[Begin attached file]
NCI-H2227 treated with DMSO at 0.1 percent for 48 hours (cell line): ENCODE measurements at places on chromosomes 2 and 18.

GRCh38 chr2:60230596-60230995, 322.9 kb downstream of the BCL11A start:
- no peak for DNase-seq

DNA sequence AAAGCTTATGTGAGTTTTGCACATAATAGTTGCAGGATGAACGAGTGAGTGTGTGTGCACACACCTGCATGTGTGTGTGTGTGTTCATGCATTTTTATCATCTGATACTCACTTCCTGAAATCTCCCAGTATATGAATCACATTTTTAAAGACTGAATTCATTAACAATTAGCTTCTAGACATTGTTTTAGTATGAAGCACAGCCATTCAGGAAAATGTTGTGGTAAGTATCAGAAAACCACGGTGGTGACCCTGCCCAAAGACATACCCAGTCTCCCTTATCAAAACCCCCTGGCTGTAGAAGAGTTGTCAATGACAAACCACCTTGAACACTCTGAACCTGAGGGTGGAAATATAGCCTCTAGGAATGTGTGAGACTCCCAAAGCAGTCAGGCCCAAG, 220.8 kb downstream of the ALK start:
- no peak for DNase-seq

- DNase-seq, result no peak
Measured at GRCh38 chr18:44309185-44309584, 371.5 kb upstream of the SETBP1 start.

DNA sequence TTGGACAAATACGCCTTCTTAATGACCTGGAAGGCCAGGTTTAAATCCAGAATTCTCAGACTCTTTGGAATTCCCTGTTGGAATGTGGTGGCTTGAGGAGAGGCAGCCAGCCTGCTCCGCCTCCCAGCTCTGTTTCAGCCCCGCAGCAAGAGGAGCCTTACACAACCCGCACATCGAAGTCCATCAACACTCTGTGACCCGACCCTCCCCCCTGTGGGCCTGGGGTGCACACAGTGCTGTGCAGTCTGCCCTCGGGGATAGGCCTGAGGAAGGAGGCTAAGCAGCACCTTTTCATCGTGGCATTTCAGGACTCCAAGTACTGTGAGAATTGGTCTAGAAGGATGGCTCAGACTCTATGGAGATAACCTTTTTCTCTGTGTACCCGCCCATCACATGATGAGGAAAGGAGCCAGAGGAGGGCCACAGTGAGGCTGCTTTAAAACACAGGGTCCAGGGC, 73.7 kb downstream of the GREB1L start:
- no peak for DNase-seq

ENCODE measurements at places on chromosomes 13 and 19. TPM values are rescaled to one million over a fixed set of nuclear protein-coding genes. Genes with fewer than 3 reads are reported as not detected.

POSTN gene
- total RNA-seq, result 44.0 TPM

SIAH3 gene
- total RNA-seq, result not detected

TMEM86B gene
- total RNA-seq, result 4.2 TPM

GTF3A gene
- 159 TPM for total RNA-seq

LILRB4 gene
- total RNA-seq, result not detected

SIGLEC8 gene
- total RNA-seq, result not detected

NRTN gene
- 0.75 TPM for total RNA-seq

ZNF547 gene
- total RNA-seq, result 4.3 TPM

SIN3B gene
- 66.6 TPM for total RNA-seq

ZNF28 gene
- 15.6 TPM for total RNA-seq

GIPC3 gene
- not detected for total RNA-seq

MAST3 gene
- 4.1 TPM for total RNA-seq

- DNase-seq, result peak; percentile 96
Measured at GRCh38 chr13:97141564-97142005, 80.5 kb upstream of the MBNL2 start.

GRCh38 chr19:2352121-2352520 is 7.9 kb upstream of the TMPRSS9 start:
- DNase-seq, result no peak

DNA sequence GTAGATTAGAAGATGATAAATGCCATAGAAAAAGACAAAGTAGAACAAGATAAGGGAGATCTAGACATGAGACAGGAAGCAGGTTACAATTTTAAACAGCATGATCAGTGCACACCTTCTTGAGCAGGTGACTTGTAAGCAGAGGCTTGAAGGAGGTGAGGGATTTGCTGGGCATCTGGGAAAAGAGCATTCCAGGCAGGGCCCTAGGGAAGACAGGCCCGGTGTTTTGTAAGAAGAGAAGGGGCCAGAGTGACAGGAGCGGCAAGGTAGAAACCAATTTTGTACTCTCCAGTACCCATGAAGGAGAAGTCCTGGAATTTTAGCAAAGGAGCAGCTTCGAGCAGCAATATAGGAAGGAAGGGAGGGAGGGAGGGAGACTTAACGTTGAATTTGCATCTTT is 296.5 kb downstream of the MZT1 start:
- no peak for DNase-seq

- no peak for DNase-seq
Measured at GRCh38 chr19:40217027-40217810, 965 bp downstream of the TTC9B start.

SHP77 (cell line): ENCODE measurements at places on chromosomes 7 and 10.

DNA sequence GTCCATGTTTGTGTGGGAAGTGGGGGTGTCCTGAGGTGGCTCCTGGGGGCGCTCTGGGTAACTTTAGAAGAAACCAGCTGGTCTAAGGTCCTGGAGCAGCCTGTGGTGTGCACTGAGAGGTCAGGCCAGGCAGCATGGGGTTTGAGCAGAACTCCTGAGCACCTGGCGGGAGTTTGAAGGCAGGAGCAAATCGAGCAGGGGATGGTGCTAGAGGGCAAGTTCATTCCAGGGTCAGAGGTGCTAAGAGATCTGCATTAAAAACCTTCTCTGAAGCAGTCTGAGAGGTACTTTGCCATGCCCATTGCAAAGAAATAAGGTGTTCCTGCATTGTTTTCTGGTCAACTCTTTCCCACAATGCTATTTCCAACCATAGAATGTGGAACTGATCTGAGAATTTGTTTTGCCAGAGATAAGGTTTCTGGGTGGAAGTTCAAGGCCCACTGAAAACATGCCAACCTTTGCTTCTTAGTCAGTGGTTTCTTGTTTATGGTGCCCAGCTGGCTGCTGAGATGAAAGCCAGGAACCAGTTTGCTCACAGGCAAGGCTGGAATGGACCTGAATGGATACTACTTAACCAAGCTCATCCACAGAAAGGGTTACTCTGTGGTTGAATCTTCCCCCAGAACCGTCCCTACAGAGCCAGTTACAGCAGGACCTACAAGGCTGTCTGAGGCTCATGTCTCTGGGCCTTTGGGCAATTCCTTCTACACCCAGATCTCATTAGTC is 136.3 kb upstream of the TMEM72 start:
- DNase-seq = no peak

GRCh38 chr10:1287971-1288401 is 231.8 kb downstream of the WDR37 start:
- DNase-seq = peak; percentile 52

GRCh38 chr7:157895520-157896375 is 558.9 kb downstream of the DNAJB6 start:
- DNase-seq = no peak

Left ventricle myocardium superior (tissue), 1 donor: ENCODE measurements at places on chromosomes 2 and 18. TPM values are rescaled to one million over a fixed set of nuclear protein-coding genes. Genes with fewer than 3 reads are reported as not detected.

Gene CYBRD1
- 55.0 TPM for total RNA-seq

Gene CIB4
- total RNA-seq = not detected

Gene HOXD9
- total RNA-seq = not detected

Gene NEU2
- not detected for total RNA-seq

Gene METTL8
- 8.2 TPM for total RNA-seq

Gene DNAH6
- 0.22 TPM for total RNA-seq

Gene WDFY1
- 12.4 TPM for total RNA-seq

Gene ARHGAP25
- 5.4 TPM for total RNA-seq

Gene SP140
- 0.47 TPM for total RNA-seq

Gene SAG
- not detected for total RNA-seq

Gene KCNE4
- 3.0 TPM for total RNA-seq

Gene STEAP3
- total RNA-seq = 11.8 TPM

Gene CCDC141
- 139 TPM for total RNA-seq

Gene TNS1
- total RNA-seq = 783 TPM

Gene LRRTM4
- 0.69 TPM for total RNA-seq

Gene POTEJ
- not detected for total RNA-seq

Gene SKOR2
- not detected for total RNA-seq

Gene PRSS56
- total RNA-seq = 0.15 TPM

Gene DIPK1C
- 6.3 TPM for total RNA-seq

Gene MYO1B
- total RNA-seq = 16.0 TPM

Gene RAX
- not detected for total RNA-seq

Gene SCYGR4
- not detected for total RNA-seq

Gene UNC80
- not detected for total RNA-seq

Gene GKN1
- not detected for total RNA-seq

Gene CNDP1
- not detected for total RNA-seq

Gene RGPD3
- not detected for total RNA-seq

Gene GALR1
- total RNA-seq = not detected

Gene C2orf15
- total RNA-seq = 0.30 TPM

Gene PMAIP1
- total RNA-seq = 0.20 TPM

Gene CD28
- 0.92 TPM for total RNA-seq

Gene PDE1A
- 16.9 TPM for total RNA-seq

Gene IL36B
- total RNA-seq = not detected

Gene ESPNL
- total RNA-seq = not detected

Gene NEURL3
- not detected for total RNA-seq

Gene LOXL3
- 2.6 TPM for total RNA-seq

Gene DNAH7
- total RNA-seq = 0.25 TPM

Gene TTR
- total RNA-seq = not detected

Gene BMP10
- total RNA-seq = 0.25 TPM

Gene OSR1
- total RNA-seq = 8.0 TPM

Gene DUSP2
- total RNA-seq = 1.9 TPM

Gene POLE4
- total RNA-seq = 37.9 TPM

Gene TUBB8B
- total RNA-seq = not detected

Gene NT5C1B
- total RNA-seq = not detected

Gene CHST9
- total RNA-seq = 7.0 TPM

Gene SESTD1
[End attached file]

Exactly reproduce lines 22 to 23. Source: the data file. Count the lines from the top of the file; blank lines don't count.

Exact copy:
- total RNA-seq, result not detected

NRTN gene